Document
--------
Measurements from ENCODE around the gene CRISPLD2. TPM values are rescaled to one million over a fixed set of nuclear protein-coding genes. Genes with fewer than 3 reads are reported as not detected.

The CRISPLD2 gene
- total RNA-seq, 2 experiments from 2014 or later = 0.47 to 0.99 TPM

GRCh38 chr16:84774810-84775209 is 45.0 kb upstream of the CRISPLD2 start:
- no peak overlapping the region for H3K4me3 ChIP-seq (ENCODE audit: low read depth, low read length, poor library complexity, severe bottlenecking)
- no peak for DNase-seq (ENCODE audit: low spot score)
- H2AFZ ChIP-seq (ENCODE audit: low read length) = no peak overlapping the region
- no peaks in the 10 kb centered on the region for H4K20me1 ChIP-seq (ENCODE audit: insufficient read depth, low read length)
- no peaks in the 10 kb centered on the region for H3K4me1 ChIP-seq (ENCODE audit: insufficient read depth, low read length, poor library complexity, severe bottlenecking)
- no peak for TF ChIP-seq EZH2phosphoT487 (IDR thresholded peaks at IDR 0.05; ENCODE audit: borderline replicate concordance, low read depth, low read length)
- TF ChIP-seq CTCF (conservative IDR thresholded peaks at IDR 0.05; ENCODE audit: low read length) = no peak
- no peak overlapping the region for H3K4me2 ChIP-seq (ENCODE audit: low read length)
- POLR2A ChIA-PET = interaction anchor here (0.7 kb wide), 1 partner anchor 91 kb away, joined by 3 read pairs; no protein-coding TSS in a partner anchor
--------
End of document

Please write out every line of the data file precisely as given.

Measurements from ENCODE around the gene CRISPLD2. TPM values are rescaled to one million over a fixed set of nuclear protein-coding genes. Genes with fewer than 3 reads are reported as not detected.

The CRISPLD2 gene
- total RNA-seq, 2 experiments from 2014 or later = 0.47 to 0.99 TPM

GRCh38 chr16:84774810-84775209 is 45.0 kb upstream of the CRISPLD2 start:
- no peak overlapping the region for H3K4me3 ChIP-seq (ENCODE audit: low read depth, low read length, poor library complexity, severe bottlenecking)
- no peak for DNase-seq (ENCODE audit: low spot score)
- H2AFZ ChIP-seq (ENCODE audit: low read length) = no peak overlapping the region
- no peaks in the 10 kb centered on the region for H4K20me1 ChIP-seq (ENCODE audit: insufficient read depth, low read length)
- no peaks in the 10 kb centered on the region for H3K4me1 ChIP-seq (ENCODE audit: insufficient read depth, low read length, poor library complexity, severe bottlenecking)
- no peak for TF ChIP-seq EZH2phosphoT487 (IDR thresholded peaks at IDR 0.05; ENCODE audit: borderline replicate concordance, low read depth, low read length)
- TF ChIP-seq CTCF (conservative IDR thresholded peaks at IDR 0.05; ENCODE audit: low read length) = no peak
- no peak overlapping the region for H3K4me2 ChIP-seq (ENCODE audit: low read length)
- POLR2A ChIA-PET = interaction anchor here (0.7 kb wide), 1 partner anchor 91 kb away, joined by 3 read pairs; no protein-coding TSS in a partner anchor